“I want to watch you,” she says.

She goes to her top drawer. It’s almost always the top drawer. Takes out lube.

She rubs, frenetically, like she wants to rip the come from my cock. Then she finds her rhythm and I watch.

I come. I don’t make a sound. I never do.

“Your body is too hard,” she says.

She falls asleep.

It’s not midnight. I stay awake, check my phone every few minutes, wait for the year to become official.

I go downstairs. The steps are cold. I’m barefoot so don’t make noise. The fire’s still going. I could put on more wood but don’t.

I text The Woman I Thought I Loved Most.

Me: Try to hate me less in the New Year.

I wait.

Her: Do you remember what we did last year?

Me: Ate as always.

Her: No idiot. We were in the park. It was cold. We sat on a bench and looked at the sky and it wasn’t so cold.

Me: Happy New Year. I’m going to sleep. Good night.

Her: That’s a code word.

Her: The first New Year we aren’t together in three years. Be proud of yourself.

Her: You’re with a woman. Don’t write me.

Me: Good night.

Her: Say good night to your penis.

I text The Woman I Thought I Loved Last.

Me: Happy New Year. Okay. That’s all.

The message fails. I’m erased. Men always told her she was beautiful. She was a great lawyer, an attentive mom, fun to drink with, she knew the bartenders at Smith and Wollensky’s, martinis big and cold, three to get blackout drunk, and the last time she called she was drunk and forgave me, but I didn’t take her back in, not her voice, not when she gave me the opening, and her voice went quiet and she said I was dead to her.

I walk up the stairs. I get into bed. The Fashion Designer shifts. Her feet touch mine. She snores, stops.


I wake and she’s not in bed. The condom is on the floor. I don’t want to be here where last night was too dark and too quiet and great for sleep and not like the city, lights from cars moving across my ceiling, down my walls in diagonals. I don’t want to be with her.

I pick up the condom and wrapper and throw them away and pee and brush my teeth with her toothpaste and dress and go down. She says she has a lot to do and I probably want to get back to the city. She knows.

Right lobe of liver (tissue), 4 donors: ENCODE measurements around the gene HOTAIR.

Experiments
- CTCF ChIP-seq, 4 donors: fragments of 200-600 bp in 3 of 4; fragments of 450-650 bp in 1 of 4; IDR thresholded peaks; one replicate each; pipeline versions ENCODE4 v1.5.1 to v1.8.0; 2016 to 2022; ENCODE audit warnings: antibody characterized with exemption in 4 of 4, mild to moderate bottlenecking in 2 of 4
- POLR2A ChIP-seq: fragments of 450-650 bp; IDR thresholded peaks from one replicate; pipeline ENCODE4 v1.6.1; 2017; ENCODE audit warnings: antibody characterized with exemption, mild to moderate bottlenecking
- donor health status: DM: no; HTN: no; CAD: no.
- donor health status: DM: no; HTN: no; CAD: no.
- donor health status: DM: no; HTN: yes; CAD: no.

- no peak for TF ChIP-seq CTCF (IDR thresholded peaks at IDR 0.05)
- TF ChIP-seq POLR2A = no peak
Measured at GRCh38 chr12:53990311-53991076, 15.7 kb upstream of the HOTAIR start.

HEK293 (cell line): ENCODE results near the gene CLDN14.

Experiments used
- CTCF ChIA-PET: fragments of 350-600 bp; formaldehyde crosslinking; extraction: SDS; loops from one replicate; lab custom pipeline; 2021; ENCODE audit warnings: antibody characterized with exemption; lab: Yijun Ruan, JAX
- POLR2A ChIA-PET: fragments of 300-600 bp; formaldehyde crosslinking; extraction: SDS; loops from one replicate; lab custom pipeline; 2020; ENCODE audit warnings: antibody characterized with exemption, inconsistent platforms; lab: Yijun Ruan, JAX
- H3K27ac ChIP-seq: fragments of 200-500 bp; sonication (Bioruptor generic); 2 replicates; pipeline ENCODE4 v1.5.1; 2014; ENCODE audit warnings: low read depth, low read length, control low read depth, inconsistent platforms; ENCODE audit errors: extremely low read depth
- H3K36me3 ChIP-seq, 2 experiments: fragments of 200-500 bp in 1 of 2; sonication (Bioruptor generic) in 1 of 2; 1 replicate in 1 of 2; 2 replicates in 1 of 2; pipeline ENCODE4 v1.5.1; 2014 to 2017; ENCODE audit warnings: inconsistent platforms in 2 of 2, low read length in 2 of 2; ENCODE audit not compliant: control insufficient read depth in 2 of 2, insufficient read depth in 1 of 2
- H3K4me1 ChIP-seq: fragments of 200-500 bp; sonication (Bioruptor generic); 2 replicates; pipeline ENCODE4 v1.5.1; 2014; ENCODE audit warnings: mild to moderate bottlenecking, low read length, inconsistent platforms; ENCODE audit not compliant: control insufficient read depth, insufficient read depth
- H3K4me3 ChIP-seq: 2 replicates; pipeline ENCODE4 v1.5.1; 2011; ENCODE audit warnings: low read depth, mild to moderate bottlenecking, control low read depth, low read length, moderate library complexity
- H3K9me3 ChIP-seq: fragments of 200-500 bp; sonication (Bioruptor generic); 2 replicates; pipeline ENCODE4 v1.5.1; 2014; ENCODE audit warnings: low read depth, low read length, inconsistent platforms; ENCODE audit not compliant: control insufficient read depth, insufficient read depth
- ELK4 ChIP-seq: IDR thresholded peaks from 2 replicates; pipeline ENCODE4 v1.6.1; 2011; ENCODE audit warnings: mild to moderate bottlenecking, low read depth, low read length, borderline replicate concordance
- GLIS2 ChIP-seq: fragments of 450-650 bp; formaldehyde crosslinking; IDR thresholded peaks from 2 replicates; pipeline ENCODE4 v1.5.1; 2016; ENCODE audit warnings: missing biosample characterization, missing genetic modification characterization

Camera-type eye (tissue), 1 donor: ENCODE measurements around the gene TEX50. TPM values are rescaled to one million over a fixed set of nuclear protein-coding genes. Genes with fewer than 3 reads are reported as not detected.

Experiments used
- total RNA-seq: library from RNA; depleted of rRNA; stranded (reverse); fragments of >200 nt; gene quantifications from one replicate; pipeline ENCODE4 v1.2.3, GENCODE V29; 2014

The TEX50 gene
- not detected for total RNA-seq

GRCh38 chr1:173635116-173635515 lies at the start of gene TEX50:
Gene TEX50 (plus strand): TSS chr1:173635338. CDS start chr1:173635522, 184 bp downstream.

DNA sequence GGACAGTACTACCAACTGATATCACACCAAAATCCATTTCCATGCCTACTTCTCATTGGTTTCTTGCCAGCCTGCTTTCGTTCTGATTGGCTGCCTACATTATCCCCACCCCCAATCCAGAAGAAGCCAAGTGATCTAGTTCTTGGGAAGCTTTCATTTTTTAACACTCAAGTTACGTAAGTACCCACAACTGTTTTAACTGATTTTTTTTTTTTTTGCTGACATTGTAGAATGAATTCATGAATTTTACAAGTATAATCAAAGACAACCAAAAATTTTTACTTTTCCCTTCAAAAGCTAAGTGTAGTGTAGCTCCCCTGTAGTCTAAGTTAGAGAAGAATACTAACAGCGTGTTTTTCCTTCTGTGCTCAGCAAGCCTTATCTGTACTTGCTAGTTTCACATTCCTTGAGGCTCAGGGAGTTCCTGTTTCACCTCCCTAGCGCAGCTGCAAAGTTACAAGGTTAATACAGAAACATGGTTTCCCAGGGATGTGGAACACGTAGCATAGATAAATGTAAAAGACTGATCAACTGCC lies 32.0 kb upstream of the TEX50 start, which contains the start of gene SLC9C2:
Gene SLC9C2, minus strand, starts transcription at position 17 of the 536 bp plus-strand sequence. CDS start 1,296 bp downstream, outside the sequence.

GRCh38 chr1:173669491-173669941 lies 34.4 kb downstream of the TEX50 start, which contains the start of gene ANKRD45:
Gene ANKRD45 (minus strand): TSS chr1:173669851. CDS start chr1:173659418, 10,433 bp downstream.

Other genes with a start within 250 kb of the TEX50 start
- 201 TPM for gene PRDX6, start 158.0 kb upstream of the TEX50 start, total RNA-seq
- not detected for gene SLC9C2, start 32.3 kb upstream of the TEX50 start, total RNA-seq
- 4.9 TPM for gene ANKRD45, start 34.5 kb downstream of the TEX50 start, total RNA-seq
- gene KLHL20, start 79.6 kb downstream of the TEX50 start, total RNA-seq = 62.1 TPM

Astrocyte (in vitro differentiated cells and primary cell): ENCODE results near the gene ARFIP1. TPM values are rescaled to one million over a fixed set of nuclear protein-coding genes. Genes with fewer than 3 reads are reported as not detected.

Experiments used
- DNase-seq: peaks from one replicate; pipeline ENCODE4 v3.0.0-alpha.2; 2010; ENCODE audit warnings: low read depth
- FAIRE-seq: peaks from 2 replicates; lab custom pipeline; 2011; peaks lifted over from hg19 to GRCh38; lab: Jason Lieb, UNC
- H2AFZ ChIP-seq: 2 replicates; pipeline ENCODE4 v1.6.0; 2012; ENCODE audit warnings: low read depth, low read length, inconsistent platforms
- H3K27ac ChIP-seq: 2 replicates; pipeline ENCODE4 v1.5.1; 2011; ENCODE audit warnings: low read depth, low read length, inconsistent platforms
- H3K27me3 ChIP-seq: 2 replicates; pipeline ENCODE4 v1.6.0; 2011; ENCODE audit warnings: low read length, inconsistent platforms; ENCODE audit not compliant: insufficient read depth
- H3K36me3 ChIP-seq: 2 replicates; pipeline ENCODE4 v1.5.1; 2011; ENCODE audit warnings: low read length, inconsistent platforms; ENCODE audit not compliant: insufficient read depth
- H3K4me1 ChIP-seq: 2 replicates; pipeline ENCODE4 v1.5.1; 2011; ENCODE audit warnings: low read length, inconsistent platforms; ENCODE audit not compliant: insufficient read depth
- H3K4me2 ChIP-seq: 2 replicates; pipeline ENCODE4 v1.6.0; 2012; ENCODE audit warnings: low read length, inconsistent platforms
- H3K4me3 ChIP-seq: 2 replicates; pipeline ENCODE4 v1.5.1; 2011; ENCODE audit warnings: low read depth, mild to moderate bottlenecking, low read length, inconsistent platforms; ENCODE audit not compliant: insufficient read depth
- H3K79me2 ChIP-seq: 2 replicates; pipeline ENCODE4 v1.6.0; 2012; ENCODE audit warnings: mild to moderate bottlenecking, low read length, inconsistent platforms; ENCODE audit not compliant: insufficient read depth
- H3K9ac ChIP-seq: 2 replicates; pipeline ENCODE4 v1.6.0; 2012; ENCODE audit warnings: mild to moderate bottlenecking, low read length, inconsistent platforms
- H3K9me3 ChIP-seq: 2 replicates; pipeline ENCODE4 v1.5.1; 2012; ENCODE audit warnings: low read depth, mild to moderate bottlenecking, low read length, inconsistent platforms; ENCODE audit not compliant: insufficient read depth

She makes pancakes with bananas and blueberries.

“You’re a great cook.”

“They came out very good,” she says. “I have to remember this combination of ingredients.”

She checks the train schedule. We have two hours to kill.

She drives me around on the small roads, through snow-covered fields that stretch into woods, through small towns each with a post office, past horse farms and mansions, showing me the sights like I’m a real guest visiting. She stops at a farm to buy raw milk. I get out of the car and walk into the barn where cows sit in ordered rows, their udders ready to burst. In the back of the barn calves peek their heads between the rails, hoping to get pet. I rub the back of their heads and behind their ears. It smells like shit but it’s too cold for flies. The back of the barn is open and the sunlight washes out the color of the hay.

She drives me to the train station. A red-tailed hawk leaves a tree and flies, wide-winged, slow-motion flaps, to another tree.

She parks and waits with me. She looks at her phone, shows me photos of some of her designs. Cars come in. At first it looked like a train would never stop here. I take my bag, Jameson inside, from the back seat and tell her Happy New Year.

I stand on the platform and wait. No one knows I’m here. It’s freezing. I go into the small enclosure on the platform. There’s a Press For Heat button. The benches inside are filled. A few people stand. I put my bag down and look at the tracks. I was in Munich alone, traveling. I had just slept with a girl in Freiburg, a fifteen-year-old who picked me up on the street, started talking German until I told her I was American. The sign in the station said München and I felt beyond time and place, trains arriving from and departing to all over Europe, Ankunft and Abfahrt, and it was one of those moments, alone and alive, alive because no one knew where I was, alive because the moment was stopped and everything around me was now, and I could see through everything.

The train comes. The station is Dover Plains. Black Letters on a white sign. I was in Dover too on that trip, the English Dover, white cliffs like chalk, getting on the ferry to Calais like an adventure.